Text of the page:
“To make the form, nature, content, future course, etc., of (something) different from what it is or from what it would be if left alone.” - Dictionary.reference.com
Why do people resist change? An article I recently read stated “we resist change when it occurs without our permission”. Change is inevitable and change is often out of our hands. In the changing world we live in, the change in technology is out of our control but we must comply to stay current. If one is not changing with technology, research, trends, then generally one is not growing. And the pace and degree of change in the world shows no sign of slowing.
There are certain changes that a company or manager must make where the change can be given with a promise for a better end result. If you implement change in the office with a big stick, it is probably going to be met with resentment and resistance. This is also known as the extrinsic method or in layman’s terms, “do this or else”. Another method often used is a softer touch called intrinsic, where the change is implemented for “the good of the company and for you, the employee’s own good”. This is sometimes called the “eat your vegetables” approach.
The approach that tends to work when needing to implement a change in the office, with your team of agents, employees is the “parenting approach”. With this model team members ultimately change their behavior because they choose to do so and not because they feel threatened or forced. There are steps to bringing yourself and company associates around to whatever change is in store.
The suggested method for instituting and accepting change is to start explaining at the first interview the expectations of the office in relationship to change. “We sometimes have to bring in new technology or new office policies for the benefit of all”. “How do you feel about your current level of technology skills and are you open to learning new habits?” The manager will get a clue as to how this person is going to react to change.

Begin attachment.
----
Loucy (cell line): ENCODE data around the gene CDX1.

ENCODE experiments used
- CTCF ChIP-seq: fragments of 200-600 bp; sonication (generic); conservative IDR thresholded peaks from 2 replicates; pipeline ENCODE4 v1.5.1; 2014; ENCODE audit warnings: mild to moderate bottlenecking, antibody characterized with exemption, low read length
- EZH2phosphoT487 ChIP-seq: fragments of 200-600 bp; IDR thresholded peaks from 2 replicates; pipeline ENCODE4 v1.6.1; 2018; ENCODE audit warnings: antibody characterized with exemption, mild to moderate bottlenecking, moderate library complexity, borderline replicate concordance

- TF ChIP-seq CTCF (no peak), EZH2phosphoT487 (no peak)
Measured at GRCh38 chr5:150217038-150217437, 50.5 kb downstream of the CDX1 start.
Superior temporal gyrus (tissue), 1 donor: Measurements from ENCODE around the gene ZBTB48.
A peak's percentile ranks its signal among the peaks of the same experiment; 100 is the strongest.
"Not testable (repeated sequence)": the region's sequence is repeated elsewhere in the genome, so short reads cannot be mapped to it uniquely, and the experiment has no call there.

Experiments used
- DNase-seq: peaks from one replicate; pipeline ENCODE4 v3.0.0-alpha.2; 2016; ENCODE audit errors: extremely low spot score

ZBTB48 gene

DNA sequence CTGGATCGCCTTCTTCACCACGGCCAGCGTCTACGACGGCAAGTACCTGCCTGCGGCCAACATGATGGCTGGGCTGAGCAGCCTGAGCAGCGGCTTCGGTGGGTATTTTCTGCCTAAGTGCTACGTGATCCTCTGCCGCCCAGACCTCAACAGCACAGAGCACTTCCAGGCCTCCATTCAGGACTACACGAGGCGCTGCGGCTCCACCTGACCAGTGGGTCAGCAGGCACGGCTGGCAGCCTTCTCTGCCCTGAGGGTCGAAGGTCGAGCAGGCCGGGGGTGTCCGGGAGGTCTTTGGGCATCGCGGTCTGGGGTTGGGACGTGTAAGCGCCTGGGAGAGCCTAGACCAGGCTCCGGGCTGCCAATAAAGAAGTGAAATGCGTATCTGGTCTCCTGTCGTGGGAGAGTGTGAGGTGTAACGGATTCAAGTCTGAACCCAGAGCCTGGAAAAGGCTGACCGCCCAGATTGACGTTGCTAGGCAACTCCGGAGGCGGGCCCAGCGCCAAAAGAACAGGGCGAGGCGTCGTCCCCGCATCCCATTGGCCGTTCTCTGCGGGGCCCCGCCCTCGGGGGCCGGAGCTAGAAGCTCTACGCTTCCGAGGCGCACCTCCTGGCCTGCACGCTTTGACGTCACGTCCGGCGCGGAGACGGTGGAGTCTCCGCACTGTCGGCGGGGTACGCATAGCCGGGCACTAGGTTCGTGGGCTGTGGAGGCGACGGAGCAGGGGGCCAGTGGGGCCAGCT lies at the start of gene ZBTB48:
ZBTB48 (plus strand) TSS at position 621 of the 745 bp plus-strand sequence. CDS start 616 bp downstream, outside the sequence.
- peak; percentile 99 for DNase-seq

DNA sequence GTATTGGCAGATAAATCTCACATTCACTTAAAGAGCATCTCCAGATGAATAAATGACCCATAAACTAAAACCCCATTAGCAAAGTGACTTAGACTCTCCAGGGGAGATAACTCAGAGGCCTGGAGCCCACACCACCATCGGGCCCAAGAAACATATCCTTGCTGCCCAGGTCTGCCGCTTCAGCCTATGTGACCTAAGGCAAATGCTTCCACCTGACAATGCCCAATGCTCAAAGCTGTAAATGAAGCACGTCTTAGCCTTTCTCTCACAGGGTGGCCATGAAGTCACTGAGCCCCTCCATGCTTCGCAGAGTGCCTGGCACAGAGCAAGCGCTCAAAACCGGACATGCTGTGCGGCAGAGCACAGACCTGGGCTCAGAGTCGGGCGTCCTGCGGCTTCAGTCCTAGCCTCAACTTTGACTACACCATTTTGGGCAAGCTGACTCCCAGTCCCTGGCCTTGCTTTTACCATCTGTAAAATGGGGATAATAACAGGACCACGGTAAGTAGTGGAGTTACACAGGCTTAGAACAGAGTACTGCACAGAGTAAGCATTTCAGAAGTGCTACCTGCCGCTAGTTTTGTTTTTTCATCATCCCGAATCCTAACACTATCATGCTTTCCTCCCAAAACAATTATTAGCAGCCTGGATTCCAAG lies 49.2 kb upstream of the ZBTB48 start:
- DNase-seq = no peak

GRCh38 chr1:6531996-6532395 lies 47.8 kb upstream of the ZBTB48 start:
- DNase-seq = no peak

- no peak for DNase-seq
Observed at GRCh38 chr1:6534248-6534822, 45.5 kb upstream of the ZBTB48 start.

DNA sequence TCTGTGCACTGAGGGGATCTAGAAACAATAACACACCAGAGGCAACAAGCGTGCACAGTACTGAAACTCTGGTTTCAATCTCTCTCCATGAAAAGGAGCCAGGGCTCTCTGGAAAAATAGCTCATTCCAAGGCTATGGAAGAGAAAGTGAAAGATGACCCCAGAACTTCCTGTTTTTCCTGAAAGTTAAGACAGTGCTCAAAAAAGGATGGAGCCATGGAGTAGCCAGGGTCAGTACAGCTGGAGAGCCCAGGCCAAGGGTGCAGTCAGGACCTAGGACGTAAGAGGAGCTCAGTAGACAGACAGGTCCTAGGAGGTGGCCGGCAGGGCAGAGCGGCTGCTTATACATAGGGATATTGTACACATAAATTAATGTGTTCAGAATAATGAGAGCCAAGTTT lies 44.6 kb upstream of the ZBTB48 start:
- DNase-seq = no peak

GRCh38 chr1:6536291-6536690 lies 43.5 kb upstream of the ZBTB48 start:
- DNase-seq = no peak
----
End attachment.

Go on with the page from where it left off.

On the first meeting it is up to the leader to explain the expectations of the sales performance of each new agent, or experienced agent and to discuss performance levels that must be changed. This is certainly for the agent’s own good and for the good of the company if they should need to “change” and increase production. This conversation would also include acceptable performance, habits and timelines for meeting the company expectations and very important, the consequences if not met.
Some of the best changes in an office or company come from the persons who are allowed to have the freedom and trust to suggest or implement a new habit. People are motivated to try new initiatives when they are not micro-managed. Extraordinary results can occur when people are informed of why change is needed, how much time will it take to learn the new change, will it cost them money, what’s in it for me and just as important, “what if I don’t want to change?”
This is a changing world both globally and in our own corner of the world, our company and office. Those who embrace change tend to not grow stagnant and continue to have success. Change may not always be good but unless we have an open mind to change we may miss out on the good that it can generate.